Kung Fu Panda 3 kicks off with the villainous Kai (Played by J.K. Simmons who’s character is seamlessly indestructible) who has returned to the village with the intent to defeat the kung fu masters to gain their chi (Their life energy) to gain power and immortality. Po “The Dragon Warrior” has to learn how to defeat Kai by knowing who he is, his purpose in life and what it take to be a dragon warrior. The premise is in the normal Kung Fu Panda style: The good guy fights bad guy thing. It works well. It may seem repetitive but as I always say “If it ain’t broke don’t fix it!”

Kung Fu Panda provides more slapstick comedy for kids than ever before. You have giant panda bears rolling down hills and crashing into trees and Panda bears that spit out hundreds of dumplings from their mouth like bullets in a submachine gun. Kids will find that funny but there is also a scene near the beginning where Po meets his biological father for the first time in the middle of a very busy Chinese restaurant. The only characters in the whole town who don’t know they are related are Po and his father. So there is comedy sprinkled throughout.

The main idea of Kung Fu Panda 3 is the relationship between Po and his fathers (biological and non-biological), which is a wonderful thing to witness. This movie plays around all sorts of ideas around these dads that would take a long time to list. All I am going to say about this is interesting, moving and engaging. Great character development overall from Po in this film. While it is not as moving as Kung Fu Panda 2 it is certainly very good and well worth it. It is better then the action scenes, which in itself was well made.

The action scenes and animation from Kung Fu Panda 3 stayed true to its predecessors. It had the normal computer animation while paying homage to the animation from the Land of the Rising Sun. They use comic book style panels; selective shades of colours (particularly yellow, green and pink) and Chinese lettering to give this movie some level authenticity, the authenticity of ancient china, superpowers and adventures in a Japanese manga style.

Even though Kung Fu Panda 3 does not have the same adventure feel like the first one, not does it have the same amount of depth in the second one; it mixes between the two and works quite well. Kung Fu Panda 3 is a worthy addition to the franchise ***3/4

Zootopia Review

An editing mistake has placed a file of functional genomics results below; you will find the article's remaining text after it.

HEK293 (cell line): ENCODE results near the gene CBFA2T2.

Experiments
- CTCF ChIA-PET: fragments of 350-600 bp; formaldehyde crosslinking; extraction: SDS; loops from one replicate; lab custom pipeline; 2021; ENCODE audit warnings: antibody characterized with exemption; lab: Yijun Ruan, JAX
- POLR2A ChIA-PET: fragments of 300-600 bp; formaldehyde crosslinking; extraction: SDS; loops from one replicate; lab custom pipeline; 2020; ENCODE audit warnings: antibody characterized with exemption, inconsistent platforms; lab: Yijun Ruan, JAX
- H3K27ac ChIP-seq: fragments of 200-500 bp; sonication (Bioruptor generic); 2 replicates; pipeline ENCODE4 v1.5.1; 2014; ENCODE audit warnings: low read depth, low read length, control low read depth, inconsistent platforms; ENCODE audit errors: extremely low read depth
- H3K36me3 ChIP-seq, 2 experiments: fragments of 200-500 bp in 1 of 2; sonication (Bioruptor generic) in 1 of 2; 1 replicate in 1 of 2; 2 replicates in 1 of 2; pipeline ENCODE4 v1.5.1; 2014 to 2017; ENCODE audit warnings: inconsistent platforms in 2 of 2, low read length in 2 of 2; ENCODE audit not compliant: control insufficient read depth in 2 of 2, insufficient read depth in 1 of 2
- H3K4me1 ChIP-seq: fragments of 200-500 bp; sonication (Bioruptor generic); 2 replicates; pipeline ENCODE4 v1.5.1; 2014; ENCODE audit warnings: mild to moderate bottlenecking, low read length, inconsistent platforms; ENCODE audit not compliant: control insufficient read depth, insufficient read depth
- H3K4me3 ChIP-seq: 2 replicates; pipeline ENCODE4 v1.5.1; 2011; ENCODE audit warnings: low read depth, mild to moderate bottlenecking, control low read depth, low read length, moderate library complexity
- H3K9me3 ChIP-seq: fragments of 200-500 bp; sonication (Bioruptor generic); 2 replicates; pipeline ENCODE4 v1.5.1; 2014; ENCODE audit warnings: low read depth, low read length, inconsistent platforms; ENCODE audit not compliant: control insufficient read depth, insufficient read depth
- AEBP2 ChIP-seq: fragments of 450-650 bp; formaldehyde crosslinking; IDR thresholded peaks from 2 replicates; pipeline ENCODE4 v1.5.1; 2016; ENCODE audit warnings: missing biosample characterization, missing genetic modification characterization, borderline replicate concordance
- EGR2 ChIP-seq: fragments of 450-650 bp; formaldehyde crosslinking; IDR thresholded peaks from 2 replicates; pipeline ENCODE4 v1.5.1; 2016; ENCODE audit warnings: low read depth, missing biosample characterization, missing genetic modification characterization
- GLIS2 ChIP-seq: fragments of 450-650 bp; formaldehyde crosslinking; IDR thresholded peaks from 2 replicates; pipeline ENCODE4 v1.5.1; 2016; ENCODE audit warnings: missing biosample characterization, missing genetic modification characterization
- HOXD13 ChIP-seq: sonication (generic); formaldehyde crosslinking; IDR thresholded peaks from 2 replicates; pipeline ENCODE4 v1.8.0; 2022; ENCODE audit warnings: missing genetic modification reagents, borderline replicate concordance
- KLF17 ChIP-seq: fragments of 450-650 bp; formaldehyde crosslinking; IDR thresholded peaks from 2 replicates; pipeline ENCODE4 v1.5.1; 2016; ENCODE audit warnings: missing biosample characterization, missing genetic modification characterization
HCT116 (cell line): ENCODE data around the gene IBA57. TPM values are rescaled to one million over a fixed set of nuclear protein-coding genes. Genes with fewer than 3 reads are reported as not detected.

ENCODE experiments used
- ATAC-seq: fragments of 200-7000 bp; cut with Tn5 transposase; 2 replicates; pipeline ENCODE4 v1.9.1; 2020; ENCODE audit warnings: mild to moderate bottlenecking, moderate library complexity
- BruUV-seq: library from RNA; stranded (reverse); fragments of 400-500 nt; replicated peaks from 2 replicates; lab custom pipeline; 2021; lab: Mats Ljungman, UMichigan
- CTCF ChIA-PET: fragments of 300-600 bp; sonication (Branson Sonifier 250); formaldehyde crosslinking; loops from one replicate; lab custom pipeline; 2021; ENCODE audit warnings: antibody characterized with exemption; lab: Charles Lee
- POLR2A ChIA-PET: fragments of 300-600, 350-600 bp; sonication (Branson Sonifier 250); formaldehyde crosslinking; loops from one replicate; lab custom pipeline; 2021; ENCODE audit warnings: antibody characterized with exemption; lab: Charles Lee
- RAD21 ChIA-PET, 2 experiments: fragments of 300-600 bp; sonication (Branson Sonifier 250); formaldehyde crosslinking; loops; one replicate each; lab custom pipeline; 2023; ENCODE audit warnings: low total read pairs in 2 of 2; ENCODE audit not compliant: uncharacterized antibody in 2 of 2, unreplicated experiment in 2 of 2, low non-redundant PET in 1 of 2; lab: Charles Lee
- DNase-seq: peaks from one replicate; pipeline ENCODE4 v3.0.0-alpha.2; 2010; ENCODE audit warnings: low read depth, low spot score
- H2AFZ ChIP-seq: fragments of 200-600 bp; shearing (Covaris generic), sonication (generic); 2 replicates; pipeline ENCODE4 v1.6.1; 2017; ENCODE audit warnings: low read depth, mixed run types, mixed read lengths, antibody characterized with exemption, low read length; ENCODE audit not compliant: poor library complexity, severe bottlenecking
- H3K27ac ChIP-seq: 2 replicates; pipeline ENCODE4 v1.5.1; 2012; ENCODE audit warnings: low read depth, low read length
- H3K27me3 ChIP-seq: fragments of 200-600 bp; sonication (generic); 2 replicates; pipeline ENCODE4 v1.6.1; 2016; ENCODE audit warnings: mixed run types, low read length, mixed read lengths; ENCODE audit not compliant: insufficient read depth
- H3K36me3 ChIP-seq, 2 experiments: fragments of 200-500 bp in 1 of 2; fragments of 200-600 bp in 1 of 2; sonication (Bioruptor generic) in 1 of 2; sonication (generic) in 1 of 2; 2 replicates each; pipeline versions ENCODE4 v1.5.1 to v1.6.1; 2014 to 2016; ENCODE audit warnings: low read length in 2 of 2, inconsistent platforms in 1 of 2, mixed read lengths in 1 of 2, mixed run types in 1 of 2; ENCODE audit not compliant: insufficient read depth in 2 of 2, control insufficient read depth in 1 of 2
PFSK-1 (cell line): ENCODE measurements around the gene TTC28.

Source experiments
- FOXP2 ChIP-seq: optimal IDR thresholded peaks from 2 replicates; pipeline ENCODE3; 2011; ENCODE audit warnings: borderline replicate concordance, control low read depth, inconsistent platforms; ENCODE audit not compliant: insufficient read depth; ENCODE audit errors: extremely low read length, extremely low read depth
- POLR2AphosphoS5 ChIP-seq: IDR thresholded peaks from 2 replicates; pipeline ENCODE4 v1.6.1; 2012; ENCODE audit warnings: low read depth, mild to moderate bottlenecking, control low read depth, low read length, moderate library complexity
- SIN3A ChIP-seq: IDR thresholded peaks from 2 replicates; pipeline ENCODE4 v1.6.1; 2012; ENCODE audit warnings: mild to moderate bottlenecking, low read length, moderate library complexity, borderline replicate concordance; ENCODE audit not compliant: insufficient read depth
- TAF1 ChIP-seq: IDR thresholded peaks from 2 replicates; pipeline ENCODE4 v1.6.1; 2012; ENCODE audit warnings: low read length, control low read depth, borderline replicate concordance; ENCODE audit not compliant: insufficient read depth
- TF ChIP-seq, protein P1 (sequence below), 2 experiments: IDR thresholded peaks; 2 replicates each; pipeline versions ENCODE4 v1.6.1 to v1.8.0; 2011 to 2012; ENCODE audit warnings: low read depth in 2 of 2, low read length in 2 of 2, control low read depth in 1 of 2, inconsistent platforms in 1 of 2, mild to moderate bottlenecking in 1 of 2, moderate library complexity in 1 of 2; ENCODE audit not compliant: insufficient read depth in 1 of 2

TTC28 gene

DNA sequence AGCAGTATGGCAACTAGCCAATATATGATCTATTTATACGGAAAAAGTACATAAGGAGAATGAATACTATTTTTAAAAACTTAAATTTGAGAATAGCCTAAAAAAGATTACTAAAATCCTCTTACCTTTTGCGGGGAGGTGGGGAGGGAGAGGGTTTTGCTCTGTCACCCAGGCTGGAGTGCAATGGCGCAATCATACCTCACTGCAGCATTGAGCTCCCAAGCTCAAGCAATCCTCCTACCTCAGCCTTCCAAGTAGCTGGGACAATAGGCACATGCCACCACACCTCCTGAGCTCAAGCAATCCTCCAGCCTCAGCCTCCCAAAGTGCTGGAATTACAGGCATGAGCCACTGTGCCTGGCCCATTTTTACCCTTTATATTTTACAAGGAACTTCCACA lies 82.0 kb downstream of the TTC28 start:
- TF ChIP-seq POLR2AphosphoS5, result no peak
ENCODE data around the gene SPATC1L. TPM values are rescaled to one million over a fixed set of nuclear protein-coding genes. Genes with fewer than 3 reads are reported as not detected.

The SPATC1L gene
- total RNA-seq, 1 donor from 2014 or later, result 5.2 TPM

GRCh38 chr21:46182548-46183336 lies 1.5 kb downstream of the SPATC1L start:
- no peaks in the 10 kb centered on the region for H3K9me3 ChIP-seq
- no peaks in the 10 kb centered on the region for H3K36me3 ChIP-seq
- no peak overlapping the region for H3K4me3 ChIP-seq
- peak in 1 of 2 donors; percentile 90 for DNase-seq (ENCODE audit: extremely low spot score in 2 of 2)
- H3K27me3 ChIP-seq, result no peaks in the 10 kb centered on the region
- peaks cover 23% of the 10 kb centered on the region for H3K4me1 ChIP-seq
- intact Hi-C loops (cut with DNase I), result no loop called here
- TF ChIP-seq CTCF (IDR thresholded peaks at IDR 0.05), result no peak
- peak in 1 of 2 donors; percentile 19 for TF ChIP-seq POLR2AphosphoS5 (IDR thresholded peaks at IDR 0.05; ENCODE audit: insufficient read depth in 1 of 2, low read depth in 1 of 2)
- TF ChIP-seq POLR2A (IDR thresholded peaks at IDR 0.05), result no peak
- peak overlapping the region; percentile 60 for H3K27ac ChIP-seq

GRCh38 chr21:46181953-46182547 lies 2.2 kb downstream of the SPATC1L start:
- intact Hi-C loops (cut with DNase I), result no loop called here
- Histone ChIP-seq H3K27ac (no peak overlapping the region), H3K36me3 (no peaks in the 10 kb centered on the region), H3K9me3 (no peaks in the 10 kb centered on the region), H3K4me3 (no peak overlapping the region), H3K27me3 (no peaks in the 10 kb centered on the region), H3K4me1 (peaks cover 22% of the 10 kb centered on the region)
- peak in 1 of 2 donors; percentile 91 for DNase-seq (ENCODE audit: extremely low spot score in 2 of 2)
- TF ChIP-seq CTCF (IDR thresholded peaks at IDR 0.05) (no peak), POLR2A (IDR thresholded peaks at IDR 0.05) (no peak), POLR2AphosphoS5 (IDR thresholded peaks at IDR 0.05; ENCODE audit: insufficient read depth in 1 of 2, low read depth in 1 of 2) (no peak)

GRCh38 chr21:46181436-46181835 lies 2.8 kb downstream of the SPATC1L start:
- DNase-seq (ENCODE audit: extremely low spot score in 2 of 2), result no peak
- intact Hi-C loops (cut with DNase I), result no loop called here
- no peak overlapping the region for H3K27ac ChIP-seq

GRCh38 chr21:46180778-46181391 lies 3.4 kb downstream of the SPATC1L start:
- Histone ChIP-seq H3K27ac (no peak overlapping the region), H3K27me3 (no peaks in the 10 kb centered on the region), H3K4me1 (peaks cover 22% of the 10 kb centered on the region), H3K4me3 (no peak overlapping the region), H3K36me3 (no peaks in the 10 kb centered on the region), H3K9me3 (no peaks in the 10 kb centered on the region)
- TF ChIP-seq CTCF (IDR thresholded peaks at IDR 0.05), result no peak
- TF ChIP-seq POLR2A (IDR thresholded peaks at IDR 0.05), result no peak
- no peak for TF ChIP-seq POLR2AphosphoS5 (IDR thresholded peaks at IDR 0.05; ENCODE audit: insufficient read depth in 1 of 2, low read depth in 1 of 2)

Year of release: 2016

Rating: PG

Length: 108 minutes

Starring: Jennifer Goodwin

Jason Bateman

Idris Elba

JK Simmons

Production Company: Walt Disney Animated Studios

Directed by: Bryan Howard

Rich Moore



Written By Nelson Cumming

Zootopia has all the qualities that make a great animated feature: great animation, high-ordered themes as well as fun scenes for the kids, well-developed characters and a good story. I believe that this is the first film I have reviewed that has brilliant storytelling and has great mass appeal. I think there will be people who will connect with this movie more than me which will be saying something. I don’t know if this film will be ranked amongst the classics of the Disney canon, but Zootopia nonetheless proves itself worthy of being a movie that touches with lots of different people amongst different walks of life.


The premise is that the rabbit Judy Hopps (Jennifer Goodwin) is a recent graduate from the police force. She enters the word of Zootopia where animals live and breathe. She finds it harder to enforce the law then she thinks. Determined to prove herself, she accepts a missing persons’ case. She has to work reluctantly with Nick Wilde (Jason Bateman) to solve the case.


I admit that I was going to see Zootopia with a blind eye. The promotional medium I exposed myself to was the film poster and even then I paid little attention to it. So I was very surprised about how attentive to detail the animation was. I believed that Pixar was the company to have produced this movie. I was surprised that Disney was the company responsible. It goes to show that Disney has really stepped up their game in the last couple of years. Their animation in this film showed a variety of environments from country towns, the metropolis that is Zootopia, the rooms, and apartments. The textures on the main characters are also marvelous.


This film is not afraid to tackle some higher order themes that involve the consequences of social stigmas in society, drug abuse, using fear to maintain and consolidate power and how easily misinformed beliefs can hurt people. Zootopia works those ideas with effortless grace. If parents are worried about their children seeing Zootopia with these themes in it, do not worry. The way all of it is executed is so subtle that it is very unlikely a child will notice these complex adult themes taking place. They will see Zootopia as a fun adventure movie (chase scenes, funny scenes, acts of espionage) more than anything else.


The final and arguably most important part Zootopia succeeds in is well-developed characters with a story that the characters embed themselves. The characters behaviors are personified by the animals they are. Nick Wilde, a fox, is sly and cunning; the rabbit Judy Hops is playful and naive. Zootopia allows these characters to show their flaws, interact with each other and learn from each other. Most importantly, Zootopia does this in ways that we care about these characters in the story. It is amazing how Disney has packed all of this into a single film.


The more I think about Zootopia, the more I like it. It is a very uplifting film. Zootopia is a rare film that undoubtedly has the hype it deserves ****1/2